An Incredible Stop at The Great Barrier Reef

An Oceania Trip: Part 2

This is Part 2 in a series about our November 2017 trip to Australia, New Zealand, and Fiji. Read about Sydney in Part 1 here.

Time to say goodbye to lovely Sydney. Overall, I was mightily impressed with the city and is up there on my list of most beautiful cities, along with Vancouver. The perfect weather in late November played a huge part in why we enjoyed our time so much; every day it was 27-28 degrees and clear blue skies.



Cairns was much hotter than Sydney, at 32-33 degrees every day - definitely more of a tropical climate. You can’t help but feel like you’re on vacation here, with all the palm trees and small town vibes, and of course the Coral Sea in front of you.

Sunset by the seashore. Image Credit: Me.

We stayed at the Doubletree by Hilton Cairns, which is a good hotel and what we expected in a four star hotel in this area. Reception offers a free cookie upon check-in, which was nice. Unfortunately, they could only offer us two double beds and not one king bed, which was a bummer.

After we dropped our luggage off at the hotel, we walked around the waterfront for the first night, wanting to be well rested for the Great Barrier Reef the next day. We also checked out some of the nearby shops, though we didn't buy much.

Everyone gave a wide berth for these "mean gulls". I'm kidding, I know they're pelicans. Image Credit: Me.


We booked our Great Barrier Reef day tour with Sightseeing Australia, for $109 AUD at the time, now $115 AUD (as of August 2018). It seemed to be the cheapest of the Great Barrier Reef tours available, and also included coffee, tea, a BBQ  lunch, afternoon snacks, and wine.

The view from our hotel room in the morning. Image Credit: Me.

We started our day bright and early at 7:30AM. It was mostly solo travelers and young people on the boat, with one family of 3 or 4. It took us a couple of hours to get to the first reef; some of the other boats we saw were faster than ours, but we enjoyed relaxing on the boat.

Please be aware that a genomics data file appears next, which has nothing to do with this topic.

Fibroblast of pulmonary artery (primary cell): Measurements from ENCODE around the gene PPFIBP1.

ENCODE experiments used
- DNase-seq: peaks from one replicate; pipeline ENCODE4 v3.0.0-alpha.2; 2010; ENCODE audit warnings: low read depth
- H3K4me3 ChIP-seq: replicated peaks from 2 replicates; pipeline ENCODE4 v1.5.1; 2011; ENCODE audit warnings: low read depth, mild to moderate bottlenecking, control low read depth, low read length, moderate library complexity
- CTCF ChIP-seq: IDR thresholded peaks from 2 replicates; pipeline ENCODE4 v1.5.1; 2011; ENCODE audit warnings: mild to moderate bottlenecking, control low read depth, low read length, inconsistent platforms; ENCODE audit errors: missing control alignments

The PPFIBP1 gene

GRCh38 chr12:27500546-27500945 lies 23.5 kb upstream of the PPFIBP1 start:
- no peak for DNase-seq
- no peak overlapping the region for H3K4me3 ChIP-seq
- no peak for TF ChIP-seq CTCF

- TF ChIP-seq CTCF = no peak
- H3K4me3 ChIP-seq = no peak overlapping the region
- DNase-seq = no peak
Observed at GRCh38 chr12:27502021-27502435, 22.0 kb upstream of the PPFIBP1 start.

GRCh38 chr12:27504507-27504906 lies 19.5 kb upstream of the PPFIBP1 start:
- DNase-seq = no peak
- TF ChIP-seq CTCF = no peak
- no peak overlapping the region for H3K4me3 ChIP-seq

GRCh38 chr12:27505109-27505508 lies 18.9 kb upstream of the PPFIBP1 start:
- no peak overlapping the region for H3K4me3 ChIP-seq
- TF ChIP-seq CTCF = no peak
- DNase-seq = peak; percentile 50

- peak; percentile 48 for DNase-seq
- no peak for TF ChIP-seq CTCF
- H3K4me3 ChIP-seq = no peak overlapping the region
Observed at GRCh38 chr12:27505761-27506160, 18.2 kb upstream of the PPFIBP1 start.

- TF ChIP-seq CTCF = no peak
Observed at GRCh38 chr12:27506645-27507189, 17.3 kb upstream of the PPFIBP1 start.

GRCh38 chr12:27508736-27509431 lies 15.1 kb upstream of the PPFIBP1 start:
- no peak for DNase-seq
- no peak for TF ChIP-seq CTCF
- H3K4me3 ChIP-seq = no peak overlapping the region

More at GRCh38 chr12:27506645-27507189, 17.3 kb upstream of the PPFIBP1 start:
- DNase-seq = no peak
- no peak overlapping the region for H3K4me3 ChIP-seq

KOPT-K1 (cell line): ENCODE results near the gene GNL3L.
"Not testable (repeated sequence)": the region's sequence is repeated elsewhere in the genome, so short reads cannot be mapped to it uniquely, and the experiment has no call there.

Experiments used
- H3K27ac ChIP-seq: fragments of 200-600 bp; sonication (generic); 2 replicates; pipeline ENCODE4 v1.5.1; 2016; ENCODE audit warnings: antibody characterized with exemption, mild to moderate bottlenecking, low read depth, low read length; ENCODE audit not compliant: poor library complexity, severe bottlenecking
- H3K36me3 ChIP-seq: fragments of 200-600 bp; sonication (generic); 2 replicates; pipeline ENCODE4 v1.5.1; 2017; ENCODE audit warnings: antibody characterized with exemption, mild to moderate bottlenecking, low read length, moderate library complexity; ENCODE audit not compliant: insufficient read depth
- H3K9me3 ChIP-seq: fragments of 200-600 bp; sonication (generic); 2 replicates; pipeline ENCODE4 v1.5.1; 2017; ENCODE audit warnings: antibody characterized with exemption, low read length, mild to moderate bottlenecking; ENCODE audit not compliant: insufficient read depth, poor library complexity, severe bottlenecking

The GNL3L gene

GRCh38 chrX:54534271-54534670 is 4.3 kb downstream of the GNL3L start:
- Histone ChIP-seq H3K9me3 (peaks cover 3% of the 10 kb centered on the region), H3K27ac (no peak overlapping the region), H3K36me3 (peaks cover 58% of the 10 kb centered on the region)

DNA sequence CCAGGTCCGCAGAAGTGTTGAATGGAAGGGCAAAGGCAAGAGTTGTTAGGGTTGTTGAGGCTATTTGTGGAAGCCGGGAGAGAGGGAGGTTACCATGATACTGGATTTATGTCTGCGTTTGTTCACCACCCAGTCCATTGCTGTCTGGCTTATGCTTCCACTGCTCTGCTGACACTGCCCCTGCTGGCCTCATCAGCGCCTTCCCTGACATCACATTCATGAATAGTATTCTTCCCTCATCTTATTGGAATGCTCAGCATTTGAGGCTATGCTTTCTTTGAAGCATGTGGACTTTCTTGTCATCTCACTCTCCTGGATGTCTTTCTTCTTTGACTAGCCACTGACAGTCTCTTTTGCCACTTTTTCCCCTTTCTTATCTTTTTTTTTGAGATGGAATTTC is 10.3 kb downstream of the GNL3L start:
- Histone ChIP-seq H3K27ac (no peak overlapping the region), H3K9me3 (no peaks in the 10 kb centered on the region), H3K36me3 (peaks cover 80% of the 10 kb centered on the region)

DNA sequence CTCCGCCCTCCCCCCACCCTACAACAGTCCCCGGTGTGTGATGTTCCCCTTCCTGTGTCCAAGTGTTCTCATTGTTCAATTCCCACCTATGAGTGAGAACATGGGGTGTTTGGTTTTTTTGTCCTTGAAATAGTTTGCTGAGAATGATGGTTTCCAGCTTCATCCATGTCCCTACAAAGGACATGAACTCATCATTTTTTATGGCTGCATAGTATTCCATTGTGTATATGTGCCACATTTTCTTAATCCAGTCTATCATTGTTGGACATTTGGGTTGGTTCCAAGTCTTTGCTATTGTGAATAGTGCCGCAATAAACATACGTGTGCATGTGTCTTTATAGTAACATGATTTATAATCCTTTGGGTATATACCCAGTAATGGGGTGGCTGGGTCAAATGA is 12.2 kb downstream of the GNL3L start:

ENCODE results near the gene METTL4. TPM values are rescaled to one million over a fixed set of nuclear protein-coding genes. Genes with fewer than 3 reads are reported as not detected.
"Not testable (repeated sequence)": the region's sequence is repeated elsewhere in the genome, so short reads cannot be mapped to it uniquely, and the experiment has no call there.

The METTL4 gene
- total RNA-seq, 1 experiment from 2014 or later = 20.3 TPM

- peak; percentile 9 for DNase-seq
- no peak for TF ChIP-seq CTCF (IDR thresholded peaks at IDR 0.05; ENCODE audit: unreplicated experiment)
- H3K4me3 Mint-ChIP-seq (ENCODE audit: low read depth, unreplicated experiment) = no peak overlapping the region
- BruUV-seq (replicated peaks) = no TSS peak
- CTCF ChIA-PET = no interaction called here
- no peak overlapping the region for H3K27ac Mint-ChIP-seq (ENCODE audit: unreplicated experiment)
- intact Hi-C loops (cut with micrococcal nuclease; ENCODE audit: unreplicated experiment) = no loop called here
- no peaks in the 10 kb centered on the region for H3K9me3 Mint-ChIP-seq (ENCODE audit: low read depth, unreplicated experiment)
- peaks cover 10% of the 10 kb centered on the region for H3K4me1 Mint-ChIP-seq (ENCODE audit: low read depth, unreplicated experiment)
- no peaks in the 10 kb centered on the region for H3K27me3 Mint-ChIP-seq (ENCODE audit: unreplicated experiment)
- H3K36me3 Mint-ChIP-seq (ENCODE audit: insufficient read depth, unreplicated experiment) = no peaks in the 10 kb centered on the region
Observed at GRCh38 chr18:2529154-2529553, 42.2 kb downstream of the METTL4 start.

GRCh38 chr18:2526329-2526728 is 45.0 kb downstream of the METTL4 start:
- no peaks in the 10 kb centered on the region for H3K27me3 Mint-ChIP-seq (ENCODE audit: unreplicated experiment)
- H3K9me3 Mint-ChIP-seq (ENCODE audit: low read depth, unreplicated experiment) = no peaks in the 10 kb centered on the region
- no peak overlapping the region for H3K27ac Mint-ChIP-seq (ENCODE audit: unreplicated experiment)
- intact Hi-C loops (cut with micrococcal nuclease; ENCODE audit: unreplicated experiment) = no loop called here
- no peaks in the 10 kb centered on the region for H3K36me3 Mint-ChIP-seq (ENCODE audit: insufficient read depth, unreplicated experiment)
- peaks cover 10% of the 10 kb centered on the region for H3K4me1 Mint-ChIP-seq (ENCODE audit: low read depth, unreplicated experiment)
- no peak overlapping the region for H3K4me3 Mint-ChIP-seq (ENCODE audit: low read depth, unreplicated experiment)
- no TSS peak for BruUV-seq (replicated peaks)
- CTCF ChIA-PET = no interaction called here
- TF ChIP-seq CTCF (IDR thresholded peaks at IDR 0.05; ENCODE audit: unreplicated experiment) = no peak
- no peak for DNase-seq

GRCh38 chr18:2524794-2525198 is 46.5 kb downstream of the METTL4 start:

Profile picture! Image Credit: Eugene.

As we approached the first reef, we started donning our snorkeling gear and outfits. There is reef-safe sunscreen provided onboard, with enough to go around the whole boat. As I wasn’t an experienced swimmer, I decided to don a lifejacket and went off with one of the crew members.

There are really no words to describe the feeling once you see what’s underwater. I think I actually uttered “wow” through my snorkeling tube. The vastness of the reefs and the diversity of marine life are unlike anything I’ve ever seen. It was honestly kind of spiritual, seeing all the colourful fish dart around you and the reefs. Unfortunately I didn’t take as many pictures or videos of my first snorkel to the reef, but I don’t think they would have adequately captured its beauty.

After the first snorkel, the crew provided a barbecue lunch, which was genuinely delicious and way better than what I had expected for the price we paid for the tour. We moved onto the second reef, where I learned my lesson and took my waterproof case with me. Apologies for the shaky cam, it was really hard to control my phone underwater. I would also say the first reef was a lot more vast and awe-inspiring, whereas the second reef was more relaxing.

At the Great Barrier Reef.

They had cheese and wine waiting for us after the second snorkel, but we were so full after the barbecue lunch that we barely ate any. During the ride back we chatted with a couple from France, who operated a vegan restaurant for 9 months out of the year and spent the other 3 months traveling the world. They planned on staying somewhere within the Daintree area after the Great Barrier Reef, whereas we opted for a day tour. Interesting couple for sure, and pleasant to talk to. There were at least two people on our boat who ended up on the same Daintree tour as us the next day.